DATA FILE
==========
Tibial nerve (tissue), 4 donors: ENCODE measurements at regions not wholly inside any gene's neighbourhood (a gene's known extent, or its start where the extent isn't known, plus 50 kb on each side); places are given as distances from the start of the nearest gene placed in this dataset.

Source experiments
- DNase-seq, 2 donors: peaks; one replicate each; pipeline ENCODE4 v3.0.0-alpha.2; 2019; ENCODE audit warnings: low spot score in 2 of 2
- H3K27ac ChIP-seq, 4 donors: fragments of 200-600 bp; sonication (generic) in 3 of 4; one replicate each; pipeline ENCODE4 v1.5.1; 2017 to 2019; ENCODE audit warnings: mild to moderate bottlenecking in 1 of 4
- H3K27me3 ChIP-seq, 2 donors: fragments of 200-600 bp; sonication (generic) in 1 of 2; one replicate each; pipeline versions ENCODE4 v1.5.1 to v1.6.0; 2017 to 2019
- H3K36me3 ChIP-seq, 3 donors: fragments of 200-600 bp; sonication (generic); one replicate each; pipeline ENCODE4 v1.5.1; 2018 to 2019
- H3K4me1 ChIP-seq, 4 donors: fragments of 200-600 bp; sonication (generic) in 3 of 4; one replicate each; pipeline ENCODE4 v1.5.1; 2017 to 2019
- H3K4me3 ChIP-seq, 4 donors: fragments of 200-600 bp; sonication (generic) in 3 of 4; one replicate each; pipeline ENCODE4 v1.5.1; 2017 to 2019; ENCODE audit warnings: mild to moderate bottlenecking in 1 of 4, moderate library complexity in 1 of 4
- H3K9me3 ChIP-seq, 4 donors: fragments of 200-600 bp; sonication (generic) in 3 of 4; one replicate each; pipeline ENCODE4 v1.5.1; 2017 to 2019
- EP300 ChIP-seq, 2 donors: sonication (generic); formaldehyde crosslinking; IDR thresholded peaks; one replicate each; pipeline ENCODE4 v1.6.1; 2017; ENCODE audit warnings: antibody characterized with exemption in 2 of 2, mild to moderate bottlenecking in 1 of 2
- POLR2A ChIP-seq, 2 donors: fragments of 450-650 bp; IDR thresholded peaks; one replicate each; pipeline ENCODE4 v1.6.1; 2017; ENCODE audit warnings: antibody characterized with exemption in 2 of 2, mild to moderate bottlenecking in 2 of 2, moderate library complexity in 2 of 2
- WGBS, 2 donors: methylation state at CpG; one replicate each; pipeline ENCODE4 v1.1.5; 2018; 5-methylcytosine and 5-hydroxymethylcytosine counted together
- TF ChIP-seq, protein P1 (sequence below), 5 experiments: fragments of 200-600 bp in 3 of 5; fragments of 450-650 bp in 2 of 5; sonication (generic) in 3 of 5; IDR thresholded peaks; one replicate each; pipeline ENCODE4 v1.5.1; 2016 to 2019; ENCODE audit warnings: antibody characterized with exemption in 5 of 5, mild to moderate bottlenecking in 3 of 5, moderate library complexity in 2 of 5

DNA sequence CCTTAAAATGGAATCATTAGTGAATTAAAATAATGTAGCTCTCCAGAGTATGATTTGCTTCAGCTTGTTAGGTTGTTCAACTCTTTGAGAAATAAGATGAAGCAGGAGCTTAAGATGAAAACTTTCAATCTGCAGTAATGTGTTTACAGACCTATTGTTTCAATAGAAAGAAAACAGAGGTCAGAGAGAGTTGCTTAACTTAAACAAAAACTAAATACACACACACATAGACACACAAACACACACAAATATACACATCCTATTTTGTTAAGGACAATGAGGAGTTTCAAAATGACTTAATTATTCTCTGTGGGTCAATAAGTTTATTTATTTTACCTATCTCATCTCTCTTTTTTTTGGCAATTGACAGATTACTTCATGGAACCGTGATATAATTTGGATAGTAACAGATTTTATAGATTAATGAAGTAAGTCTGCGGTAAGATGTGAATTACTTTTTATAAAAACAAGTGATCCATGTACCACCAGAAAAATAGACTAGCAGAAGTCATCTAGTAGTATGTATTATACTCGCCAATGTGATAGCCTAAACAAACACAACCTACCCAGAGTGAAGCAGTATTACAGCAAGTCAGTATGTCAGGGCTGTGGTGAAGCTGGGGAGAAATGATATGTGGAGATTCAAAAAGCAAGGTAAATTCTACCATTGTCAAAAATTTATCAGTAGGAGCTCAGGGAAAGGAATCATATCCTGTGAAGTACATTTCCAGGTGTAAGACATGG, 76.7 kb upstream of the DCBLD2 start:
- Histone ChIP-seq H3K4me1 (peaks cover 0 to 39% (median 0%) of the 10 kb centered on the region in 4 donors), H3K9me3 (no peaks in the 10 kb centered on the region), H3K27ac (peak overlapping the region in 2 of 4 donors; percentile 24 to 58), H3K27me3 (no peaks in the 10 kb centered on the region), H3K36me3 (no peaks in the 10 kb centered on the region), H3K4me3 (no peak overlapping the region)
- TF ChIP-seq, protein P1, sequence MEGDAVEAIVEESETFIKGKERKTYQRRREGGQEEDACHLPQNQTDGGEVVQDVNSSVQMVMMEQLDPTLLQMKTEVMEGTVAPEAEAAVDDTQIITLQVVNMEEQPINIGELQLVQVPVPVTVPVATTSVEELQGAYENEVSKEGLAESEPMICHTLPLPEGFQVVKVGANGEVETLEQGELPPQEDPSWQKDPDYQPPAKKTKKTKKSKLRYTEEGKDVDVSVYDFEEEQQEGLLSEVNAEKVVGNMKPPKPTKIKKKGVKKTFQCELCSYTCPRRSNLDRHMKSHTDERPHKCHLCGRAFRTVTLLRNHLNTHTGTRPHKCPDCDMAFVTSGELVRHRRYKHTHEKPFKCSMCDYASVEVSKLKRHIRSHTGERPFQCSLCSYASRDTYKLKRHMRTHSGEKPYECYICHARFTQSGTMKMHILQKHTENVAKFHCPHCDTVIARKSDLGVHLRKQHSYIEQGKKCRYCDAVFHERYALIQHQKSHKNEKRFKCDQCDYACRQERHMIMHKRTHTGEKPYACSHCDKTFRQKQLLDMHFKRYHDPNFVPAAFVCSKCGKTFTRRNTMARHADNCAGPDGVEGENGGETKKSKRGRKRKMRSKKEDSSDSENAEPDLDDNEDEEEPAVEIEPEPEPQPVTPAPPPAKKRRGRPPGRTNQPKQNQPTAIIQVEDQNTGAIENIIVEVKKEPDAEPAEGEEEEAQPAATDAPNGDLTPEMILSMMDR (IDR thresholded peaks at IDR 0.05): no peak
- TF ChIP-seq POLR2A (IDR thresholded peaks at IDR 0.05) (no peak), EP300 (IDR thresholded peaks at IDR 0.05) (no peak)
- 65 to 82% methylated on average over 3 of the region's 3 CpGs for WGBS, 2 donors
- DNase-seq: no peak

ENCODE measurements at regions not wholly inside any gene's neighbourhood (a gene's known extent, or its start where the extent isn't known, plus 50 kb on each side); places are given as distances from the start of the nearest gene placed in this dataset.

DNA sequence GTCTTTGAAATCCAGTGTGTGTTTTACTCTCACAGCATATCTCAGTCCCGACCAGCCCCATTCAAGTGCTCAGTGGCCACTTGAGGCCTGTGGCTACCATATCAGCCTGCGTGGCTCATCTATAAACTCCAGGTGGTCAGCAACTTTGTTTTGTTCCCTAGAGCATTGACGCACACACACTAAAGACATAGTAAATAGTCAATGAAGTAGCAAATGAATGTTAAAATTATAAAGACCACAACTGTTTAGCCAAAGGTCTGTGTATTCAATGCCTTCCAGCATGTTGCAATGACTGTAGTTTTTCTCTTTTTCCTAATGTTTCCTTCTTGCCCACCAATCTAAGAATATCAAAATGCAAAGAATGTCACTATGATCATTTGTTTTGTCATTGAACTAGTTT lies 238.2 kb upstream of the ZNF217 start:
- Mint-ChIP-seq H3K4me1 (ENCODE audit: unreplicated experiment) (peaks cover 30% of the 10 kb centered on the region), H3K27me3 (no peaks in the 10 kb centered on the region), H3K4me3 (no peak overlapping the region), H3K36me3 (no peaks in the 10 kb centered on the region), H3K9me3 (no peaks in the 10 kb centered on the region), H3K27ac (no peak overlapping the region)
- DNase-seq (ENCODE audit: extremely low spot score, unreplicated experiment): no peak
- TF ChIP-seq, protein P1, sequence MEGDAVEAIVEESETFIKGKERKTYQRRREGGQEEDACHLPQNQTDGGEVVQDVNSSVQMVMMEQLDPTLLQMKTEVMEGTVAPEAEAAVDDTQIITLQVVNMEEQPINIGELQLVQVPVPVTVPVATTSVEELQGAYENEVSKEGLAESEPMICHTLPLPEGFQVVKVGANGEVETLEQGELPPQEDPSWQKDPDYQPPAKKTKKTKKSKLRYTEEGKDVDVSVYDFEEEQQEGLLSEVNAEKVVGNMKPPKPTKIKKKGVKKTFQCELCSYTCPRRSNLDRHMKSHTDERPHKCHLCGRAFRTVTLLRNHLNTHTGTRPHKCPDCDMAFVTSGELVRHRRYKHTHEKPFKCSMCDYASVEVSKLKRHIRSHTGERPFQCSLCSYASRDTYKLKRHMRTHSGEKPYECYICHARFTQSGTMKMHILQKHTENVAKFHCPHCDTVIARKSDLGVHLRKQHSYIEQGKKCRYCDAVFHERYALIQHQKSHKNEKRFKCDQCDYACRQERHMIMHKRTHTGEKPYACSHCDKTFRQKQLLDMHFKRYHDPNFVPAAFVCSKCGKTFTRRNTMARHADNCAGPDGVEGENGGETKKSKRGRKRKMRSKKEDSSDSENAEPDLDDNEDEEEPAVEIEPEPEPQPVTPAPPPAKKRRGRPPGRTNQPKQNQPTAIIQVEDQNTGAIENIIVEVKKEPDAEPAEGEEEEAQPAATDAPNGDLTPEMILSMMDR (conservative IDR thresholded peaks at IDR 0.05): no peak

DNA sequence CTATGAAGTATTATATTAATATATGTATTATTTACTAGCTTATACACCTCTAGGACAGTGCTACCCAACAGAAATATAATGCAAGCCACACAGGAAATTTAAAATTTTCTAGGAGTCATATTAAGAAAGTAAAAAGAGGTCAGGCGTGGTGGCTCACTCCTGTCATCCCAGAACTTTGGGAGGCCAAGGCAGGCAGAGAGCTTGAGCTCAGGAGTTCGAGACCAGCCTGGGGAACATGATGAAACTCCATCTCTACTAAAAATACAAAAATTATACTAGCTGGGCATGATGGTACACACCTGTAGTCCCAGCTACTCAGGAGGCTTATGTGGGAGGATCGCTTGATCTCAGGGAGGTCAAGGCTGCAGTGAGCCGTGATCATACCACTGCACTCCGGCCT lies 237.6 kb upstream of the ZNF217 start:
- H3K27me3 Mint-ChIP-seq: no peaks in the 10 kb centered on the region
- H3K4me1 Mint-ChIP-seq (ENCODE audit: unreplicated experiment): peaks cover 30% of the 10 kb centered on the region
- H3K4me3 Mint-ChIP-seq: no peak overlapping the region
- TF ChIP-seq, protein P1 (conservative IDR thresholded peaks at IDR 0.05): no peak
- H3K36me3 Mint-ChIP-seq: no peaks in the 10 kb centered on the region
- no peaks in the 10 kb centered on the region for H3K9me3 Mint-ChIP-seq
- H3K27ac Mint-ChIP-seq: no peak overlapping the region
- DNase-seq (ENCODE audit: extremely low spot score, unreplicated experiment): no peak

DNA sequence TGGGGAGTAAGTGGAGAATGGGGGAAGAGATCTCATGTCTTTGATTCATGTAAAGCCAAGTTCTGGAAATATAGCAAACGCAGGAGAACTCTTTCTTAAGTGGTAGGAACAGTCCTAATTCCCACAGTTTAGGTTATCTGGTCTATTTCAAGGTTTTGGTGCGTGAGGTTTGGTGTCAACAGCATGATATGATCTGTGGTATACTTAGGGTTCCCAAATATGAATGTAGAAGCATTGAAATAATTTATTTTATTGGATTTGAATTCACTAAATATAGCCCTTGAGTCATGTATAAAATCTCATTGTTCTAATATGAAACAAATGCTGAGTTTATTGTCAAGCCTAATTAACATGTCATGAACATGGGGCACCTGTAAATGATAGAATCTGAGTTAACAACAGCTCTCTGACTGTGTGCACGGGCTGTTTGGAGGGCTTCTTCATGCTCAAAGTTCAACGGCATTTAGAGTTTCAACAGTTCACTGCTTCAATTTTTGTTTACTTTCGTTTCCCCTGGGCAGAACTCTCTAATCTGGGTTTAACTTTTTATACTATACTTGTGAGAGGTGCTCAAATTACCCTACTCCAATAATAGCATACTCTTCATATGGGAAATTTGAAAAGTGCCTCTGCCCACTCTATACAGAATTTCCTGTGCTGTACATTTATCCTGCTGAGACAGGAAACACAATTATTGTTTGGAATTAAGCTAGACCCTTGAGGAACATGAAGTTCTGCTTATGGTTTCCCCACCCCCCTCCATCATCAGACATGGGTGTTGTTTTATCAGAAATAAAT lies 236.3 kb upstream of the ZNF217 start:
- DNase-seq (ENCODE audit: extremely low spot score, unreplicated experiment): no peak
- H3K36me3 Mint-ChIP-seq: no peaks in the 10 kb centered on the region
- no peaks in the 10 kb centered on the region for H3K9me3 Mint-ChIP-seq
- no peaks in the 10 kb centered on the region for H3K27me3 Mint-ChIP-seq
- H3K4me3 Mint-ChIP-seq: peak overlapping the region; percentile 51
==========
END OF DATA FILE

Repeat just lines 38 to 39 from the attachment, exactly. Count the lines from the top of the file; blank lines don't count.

- no peaks in the 10 kb centered on the region for H3K27me3 Mint-ChIP-seq
- H3K4me3 Mint-ChIP-seq: peak overlapping the region; percentile 51